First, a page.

Moreover, many experts warn that social and legal obstacles could prevent robotic cars from reaching the road for many, many years. Most drivers are likely to distrust machines, at least in the beginning. Moreover, our increasingly litigious society is likely to make automakers balk at the thought of taking responsibility for the operation of a robot.
Still, many high-level engineers believe the technology will be available and reliable long before society expects it, which is why the Defense Advanced Research Projects Agency (DARPA) is sponsoring a 2007 yet another robot race – this one across urban terrain. Known as the DARPA Urban Challenge, it will force the robotic vehicles to interact with city traffic. Participating vehicles will have to change lanes to pass slower-moving vehicles, stop at traffic lights and stop signs, and do virtually every task that city drivers do on a routine basis.
Stanford’s 50-member engineering team for the race believes that machine-learning may be one of their biggest keys to success, as well as in eventual efforts to put robotic vehicles on our roadways. The team used the same strategy in the development of Stanley, which incorporated more than 100,000 lines of computer code to examine old driving data, which enabled Stanley to learn whether it should stop, swerve, or just keep moving when it “saw” a potential obstacle. As a result, Stanley didn’t pause to “hallucinate” as some other vehicles did when they thought they saw obstacles in their paths.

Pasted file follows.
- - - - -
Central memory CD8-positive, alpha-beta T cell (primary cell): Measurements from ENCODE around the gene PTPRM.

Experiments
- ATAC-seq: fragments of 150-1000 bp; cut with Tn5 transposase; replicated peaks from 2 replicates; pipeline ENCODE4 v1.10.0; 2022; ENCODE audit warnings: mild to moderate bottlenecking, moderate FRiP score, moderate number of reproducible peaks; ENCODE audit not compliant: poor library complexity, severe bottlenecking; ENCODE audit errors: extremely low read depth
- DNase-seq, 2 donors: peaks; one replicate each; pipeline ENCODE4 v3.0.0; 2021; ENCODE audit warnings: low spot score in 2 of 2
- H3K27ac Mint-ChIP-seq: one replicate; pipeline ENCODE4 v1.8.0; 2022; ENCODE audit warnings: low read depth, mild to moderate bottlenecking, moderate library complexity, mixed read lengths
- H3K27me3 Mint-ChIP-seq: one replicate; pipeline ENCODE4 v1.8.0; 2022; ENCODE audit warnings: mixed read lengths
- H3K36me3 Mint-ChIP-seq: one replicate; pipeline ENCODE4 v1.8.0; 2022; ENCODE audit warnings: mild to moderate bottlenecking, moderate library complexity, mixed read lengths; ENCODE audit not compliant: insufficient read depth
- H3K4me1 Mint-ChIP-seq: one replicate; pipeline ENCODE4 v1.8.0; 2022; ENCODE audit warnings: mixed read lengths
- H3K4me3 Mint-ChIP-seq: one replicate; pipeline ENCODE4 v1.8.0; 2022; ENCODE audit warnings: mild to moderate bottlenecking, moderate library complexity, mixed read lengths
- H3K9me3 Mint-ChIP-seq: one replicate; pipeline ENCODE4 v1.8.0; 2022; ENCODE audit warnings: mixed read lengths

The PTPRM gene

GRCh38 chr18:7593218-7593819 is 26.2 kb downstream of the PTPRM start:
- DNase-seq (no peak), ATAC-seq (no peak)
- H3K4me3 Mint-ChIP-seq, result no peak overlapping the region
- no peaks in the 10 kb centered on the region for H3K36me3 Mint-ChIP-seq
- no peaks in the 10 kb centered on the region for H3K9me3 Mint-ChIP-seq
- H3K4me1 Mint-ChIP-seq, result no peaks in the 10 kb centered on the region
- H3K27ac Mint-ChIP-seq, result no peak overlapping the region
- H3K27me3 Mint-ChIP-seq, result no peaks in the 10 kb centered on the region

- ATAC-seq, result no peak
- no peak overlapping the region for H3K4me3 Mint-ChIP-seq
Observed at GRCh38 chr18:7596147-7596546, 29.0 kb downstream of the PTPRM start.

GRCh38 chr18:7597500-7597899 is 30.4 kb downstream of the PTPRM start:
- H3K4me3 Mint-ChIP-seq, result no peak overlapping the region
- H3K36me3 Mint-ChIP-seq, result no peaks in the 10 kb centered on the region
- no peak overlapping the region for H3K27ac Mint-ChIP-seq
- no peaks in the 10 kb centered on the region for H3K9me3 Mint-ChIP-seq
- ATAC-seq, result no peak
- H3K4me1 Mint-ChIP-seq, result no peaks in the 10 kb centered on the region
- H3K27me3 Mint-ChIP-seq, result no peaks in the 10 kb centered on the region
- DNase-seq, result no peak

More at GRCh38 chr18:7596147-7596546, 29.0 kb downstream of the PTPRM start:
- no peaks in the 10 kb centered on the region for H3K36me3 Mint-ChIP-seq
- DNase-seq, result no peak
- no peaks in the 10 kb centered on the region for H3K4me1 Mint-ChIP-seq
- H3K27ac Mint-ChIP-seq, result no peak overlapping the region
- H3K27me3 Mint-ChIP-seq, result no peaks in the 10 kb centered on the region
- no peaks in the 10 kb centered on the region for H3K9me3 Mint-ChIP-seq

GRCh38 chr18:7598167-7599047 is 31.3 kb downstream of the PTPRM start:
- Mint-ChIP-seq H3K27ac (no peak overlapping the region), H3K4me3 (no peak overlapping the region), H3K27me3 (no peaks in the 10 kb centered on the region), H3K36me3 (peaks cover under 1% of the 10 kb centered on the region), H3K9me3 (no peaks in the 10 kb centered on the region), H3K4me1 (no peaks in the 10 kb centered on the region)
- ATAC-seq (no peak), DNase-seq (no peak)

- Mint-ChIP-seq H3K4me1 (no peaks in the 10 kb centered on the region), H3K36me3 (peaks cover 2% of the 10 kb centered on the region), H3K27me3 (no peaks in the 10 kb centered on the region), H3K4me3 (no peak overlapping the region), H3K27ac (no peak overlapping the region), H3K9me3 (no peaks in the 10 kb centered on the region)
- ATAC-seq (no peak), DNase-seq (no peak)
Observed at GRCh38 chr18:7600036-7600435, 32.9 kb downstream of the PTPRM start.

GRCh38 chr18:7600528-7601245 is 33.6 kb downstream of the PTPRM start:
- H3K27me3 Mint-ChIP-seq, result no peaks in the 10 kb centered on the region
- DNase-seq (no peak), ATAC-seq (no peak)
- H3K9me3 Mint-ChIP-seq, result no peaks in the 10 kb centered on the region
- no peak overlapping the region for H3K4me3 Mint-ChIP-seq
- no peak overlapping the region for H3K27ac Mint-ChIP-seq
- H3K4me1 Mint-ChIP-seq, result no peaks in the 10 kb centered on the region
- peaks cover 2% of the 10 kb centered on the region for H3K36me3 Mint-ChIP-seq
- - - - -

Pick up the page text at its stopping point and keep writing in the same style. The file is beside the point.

Ultimately, the birth of autonomous vehicles may also benefit from the parallel emergence of smart highways, which are already being discussed by automakers, electronics companies, and government agencies. Using a concept known as a Dedicated Short Range Communication (DSRC) system, the new smart highway will employ a 5.9-GHz transmission frequency to enable roadside transceivers to talk to vehicle-based transceivers and GPS units. By knowing the number, location and speed of nearby participating vehicles, the system could create a local area network in which vehicles and traffic lights will share data.
“You could put one of these radio devices at a traffic light, stop sign or intersection, and it could broadcast information to approaching traffic,” says Bob Lange, executive director of structure and safety integration for General Motors Corp. “In the event of a collision threat, it could alert drivers. In extreme cases, it might even be aggressive enough to intervene and apply the brakes or steering.”
To be sure, DSRC isn’t being targeted at autonomous vehicles. But some engineers see it as a piece of the puzzle that might one day speed the development of robot cars.
“That’s a very important part of making autonomous vehicles a reality,” Stavens says. He adds that it will serve as a good way to reliably detect what’s happening at traffic lights and on roadways across the country.
“The goal is to create a system that works well and is safe,” Stavens concludes. “Certainly within 20 years, and maybe even in ten, we will have autonomous cars capable of driving reliably on any kinds of roads.”
Get more information about DARPA’s 2007 Urban Challenge